A 20-mile stretch of the A14 will be closed early next year as work to resurface the road and extend its lifetime gets underway.

National Highways, which maintains the country's road network, has announced plans to start work on the project next February.

It said the roads designed between the 1950s and 1970s are reaching the end of their life span and are in need of repair.

The A14 between junction 47a for Haughley and junction 49 at Tothill, outside Stowmarket, is set to be upgraded as part of the works.

However, National Highways has confirmed the road between junctions 43 and 51 from Bury St Edmunds to Needham Market – almost 20 miles in distance – will be closed for two weeks to construct a contraflow.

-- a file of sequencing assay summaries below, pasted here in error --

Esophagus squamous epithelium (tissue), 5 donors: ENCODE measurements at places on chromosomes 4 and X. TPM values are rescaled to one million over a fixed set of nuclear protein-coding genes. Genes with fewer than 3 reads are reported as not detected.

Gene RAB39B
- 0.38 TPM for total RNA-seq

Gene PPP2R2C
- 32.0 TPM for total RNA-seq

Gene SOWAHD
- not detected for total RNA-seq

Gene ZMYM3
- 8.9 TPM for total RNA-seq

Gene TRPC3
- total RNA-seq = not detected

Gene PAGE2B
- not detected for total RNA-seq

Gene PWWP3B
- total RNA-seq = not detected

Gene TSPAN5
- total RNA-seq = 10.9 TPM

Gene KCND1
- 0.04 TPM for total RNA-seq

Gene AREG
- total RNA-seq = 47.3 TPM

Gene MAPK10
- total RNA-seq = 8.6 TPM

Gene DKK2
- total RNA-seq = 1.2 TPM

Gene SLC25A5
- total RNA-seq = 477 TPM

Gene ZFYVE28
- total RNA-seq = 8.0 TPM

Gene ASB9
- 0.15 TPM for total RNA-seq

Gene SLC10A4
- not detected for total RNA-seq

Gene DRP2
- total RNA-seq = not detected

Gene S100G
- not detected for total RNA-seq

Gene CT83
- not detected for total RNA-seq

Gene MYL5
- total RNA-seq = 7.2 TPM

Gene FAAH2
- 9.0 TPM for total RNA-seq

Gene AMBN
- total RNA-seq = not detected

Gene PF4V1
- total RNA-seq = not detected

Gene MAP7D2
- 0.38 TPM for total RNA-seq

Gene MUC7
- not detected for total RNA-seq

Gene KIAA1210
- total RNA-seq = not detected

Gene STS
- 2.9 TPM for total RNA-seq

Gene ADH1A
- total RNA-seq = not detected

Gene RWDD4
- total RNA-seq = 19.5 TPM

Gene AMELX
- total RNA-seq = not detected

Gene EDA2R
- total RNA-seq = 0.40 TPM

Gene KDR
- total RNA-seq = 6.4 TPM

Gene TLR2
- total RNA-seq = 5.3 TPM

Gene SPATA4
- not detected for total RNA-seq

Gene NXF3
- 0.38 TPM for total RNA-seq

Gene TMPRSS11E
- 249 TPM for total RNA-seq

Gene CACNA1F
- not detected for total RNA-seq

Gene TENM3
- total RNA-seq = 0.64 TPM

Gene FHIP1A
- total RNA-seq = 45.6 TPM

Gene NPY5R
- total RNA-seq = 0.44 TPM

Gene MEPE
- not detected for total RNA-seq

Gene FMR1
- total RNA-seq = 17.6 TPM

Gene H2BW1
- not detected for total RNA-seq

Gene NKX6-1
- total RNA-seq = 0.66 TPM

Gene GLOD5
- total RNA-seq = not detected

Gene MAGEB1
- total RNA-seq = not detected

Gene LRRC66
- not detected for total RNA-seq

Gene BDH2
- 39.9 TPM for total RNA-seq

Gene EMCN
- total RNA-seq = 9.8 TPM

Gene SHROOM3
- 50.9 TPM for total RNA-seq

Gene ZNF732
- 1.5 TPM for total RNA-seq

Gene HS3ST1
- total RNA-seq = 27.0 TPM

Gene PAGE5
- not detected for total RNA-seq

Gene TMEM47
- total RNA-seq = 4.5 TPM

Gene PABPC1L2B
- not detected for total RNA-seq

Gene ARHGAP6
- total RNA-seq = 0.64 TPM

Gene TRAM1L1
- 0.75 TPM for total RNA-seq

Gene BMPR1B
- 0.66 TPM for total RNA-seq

The A14 will only be closed in one direction at a time.

Once the contraflow is constructed, the road will be reduced to one lane in both directions and the speed limit dropped to 50mph.

When the A14 is closed, a signed diversion route will take drivers up to Stuston, near Suffolk's border with Norfolk.

A statement on National Highways' website said: "Our repairs will help improve the safety of the road surface, but it will also provide a smoother and quieter journey for road users. 

"Rather than repairing the potholes and cracking, the whole carriageway will be reconstructed and re-laid to ensure a smoother and safer ride.

"Once complete, we expect the life of the road surface to be extended by up to 40 more years, with fewer future closures for maintenance repairs, meaning more reliable journeys for road users."